Tigers' playoff hopes not helped by Price's first inning
Starter allows four runs before settling down; Cabrera homers twice
DETROIT -- The pitching duel that was anticipated between David Price and Madison Bumgarner never materialized. However, the first-inning lead the Giants built on Price never vanished, though Victor Martinez came close.
And after Saturday's 5-4 Detroit defeat, the sense of urgency grew ever so slightly.
They still control their fate, still just two games out of the American League Central lead thanks to a Royals loss to the Yankees. With the Royals coming to town for three games starting Monday, nothing changed in the standings.
"You know what, we have 20-some games left. Out of those, we have six more left against the team that's ahead of us," Martinez said.
Still, for as close as the Tigers came to erasing what was a 4-0 deficit before they stepped to the plate in the first inning, it was a missed opportunity, and they realized it.
Three home runs combined from Martinez and Miguel Cabrera, including Cabrera's second two-homer game in six days, couldn't erase the damage of five straight first-inning hits -- none bigger than a double -- and a Buster Posey fifth-inning solo homer. The Tigers needed a fourth home run and nearly got it.
After Cabrera's second home run drew Detroit within a run leading off the eighth against former Giants closer Sergio Romo, Martinez hit a drive that Gregor Blanco ran down in front of the left-field fence. Martinez, who hit his 30th homer of the year in the third inning off Madison Bumgarner, thought it had a chance.
Instead, it was the first of six consecutive outs from Giants relievers to end the game. Cabrera's 20th homer of the year was the only hit Detroit produced off San Francisco's bullpen after six quality innings from Bumgarner (17-9), who allowed 10 hits but only had the home runs for damage.
"It was a tough, tough loss, trying to come back and just falling short by one run," Martinez said. "I always say a loss is a loss, but this one was really tough."
Detroit heads into Sunday night looking to avoid a three-game September series sweep with Kyle Lobstein on the mound for his third Major League start. And as the summer heat finally relented to the arrival of fall temperatures in Michigan on Saturday, the sense of a shortening season was clear.
With six games left against the Royals over the next 15 days, the Tigers still have plenty of opportunity. They could head into that stretch with anywhere from a one- to a three-game deficit.
A three-game separation would leave Detroit needing five wins against Kansas City to avoid requiring help the rest of the way. A one-game gap essentially would make it an even sprint.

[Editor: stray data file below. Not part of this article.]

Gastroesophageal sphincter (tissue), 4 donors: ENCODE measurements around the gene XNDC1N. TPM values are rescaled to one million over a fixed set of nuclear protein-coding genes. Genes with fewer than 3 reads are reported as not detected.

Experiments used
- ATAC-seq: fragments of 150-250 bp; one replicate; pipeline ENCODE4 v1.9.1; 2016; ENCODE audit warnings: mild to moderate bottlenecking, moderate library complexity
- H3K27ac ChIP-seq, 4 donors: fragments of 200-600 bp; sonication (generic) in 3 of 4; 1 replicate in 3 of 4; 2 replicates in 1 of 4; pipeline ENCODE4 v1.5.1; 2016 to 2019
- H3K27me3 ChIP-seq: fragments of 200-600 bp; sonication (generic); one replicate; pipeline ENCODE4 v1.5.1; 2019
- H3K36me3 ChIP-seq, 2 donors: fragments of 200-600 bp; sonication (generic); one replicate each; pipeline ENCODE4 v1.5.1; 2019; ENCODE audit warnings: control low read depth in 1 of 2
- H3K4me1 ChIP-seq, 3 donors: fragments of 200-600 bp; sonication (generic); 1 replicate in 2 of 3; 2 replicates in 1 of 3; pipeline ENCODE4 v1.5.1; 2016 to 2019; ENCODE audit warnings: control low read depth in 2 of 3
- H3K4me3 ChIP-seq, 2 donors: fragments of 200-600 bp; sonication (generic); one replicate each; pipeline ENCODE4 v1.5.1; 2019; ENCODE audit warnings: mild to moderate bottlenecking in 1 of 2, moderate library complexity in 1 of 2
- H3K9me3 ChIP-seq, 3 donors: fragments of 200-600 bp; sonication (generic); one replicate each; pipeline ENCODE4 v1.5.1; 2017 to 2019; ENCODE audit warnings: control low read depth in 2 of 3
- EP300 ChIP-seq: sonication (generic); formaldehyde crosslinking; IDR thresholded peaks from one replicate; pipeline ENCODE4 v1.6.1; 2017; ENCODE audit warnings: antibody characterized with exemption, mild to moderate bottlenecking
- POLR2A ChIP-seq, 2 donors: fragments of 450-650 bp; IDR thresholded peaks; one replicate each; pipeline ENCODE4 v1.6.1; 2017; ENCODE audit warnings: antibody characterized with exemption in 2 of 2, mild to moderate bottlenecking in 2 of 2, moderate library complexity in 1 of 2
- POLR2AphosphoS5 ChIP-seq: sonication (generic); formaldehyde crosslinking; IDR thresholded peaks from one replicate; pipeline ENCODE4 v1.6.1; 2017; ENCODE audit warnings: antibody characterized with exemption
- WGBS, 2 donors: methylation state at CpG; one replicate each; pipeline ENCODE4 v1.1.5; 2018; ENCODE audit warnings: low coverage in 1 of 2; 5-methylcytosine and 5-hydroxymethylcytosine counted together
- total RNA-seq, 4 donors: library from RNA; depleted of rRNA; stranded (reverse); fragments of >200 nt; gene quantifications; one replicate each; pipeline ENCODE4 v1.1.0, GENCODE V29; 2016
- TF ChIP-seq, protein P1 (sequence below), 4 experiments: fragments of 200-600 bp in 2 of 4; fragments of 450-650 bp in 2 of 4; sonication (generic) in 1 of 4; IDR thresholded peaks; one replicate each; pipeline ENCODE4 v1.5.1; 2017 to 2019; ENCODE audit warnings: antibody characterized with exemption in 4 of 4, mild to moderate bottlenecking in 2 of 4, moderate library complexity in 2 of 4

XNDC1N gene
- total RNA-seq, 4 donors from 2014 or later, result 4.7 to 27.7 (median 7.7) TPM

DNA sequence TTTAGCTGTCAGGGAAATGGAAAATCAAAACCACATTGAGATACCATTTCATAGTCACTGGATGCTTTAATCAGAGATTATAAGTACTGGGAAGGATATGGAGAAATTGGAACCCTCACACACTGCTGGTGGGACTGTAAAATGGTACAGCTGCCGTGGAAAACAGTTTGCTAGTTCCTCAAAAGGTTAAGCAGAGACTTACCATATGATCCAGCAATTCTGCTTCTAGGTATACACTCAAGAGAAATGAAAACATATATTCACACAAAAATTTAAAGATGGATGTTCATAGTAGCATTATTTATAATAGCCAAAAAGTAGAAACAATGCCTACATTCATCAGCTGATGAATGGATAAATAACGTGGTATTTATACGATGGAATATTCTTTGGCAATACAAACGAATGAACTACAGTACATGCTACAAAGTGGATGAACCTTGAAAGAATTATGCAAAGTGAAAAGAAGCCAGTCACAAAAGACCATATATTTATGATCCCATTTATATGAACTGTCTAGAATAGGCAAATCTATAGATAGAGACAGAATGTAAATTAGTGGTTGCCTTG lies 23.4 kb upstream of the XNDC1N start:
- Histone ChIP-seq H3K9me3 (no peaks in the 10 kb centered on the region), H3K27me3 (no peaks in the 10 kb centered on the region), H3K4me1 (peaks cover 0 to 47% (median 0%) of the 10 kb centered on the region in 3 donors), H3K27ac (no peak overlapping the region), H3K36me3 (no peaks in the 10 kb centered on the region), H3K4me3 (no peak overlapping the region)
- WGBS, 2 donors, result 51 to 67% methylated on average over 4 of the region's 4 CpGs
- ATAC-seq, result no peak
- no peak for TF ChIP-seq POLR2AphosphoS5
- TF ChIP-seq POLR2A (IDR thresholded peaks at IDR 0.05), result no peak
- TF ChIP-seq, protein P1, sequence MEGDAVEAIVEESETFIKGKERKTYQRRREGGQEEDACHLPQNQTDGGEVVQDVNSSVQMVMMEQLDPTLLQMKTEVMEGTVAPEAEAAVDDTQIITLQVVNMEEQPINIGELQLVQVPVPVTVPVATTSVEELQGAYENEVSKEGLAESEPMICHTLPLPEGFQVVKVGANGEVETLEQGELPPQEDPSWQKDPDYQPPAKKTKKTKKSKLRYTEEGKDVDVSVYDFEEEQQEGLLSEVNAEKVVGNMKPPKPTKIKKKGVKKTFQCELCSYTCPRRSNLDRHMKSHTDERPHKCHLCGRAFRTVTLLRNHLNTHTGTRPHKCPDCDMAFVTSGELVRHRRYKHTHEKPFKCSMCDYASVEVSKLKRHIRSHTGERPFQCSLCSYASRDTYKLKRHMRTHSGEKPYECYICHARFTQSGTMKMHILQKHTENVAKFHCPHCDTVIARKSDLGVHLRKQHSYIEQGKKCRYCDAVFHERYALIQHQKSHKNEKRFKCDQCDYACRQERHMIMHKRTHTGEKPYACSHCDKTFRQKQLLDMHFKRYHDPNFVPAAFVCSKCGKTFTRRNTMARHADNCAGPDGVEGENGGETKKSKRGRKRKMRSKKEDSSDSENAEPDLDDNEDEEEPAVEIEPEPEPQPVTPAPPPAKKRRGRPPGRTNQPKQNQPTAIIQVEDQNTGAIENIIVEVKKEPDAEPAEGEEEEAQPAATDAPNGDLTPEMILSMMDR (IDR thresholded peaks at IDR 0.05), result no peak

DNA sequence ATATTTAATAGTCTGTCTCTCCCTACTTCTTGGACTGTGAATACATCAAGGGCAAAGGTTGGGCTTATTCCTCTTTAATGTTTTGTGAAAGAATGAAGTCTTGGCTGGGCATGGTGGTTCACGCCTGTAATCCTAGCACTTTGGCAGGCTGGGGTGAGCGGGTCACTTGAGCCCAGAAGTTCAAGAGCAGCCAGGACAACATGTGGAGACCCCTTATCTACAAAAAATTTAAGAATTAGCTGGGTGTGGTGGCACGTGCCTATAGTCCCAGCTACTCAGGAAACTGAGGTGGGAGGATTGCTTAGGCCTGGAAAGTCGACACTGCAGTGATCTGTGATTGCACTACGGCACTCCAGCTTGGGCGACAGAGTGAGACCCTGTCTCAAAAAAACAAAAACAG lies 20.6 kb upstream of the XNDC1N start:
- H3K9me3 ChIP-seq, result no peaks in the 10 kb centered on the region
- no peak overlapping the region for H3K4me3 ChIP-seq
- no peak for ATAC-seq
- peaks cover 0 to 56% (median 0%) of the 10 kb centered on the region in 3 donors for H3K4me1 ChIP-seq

Asked if there's danger in the gap, Ausmus noted the two sides of it.
"You see danger," Ausmus said. "We see opportunity."
Martinez sees opportunity, but also acknowledges a challenge that isn't getting easier. With Price on the mound, the Tigers didn't have the low-scoring duel so many expected, but couldn't pull out a win.
"It's not a secret, we are in a tough spot right now," Martinez said. "But you know what, turn the page, come back tomorrow and get a fresh start, just taking it day by day, game by game. Every pitch, every at-bat counts from here on."
On Saturday, a 13-pitch, five-batter stretch of the opening inning turned it.
"The old adage, you try to get a good pitch early," Giants manager Bruce Bochy said.
Price attacked hitters with a quick opening inning in sight. The third out, however, continued to elude him. An aggressive-swinging Giants lineup ran into a pitcher whose approach is to seek outs in three pitches or fewer. Buster Posey, Hunter Pence and Pablo Sandoval hit consecutive singles for an opening run before catching prospect Andrew Susac hit a two-run double to the right-field fence to open a three-run lead.
"With the exception of Susac, I was OK with the pitches that I was throwing," Price said. "Posey did a great job, Pence, Sandoval. They just put bat on the ball."
Once Joaquin Arias doubled in Susac, Price had gone from easy first inning to game-changing rally. He needed just 24 pitches, 19 of them strikes, for an eight-batter inning, yet allowed as many hits in five batters as he did in nine innings against the Giants last July when he was with the Rays.
"They're a very aggressive team," rookie catcher James McCann said. "We started moving the ball in and out and keeping the ball down in the zone and letting them make quick outs."
Price regrouped from there and lasted 8 2/3 innings, retiring 24 of the final 28 batters he faced. Posey's 20th home run of the year would've been manageable without the first inning.
"It stinks," Price summarized. "I don't care if it's April 1 [or September]. You don't want to go out there and pitch that way. It stinks."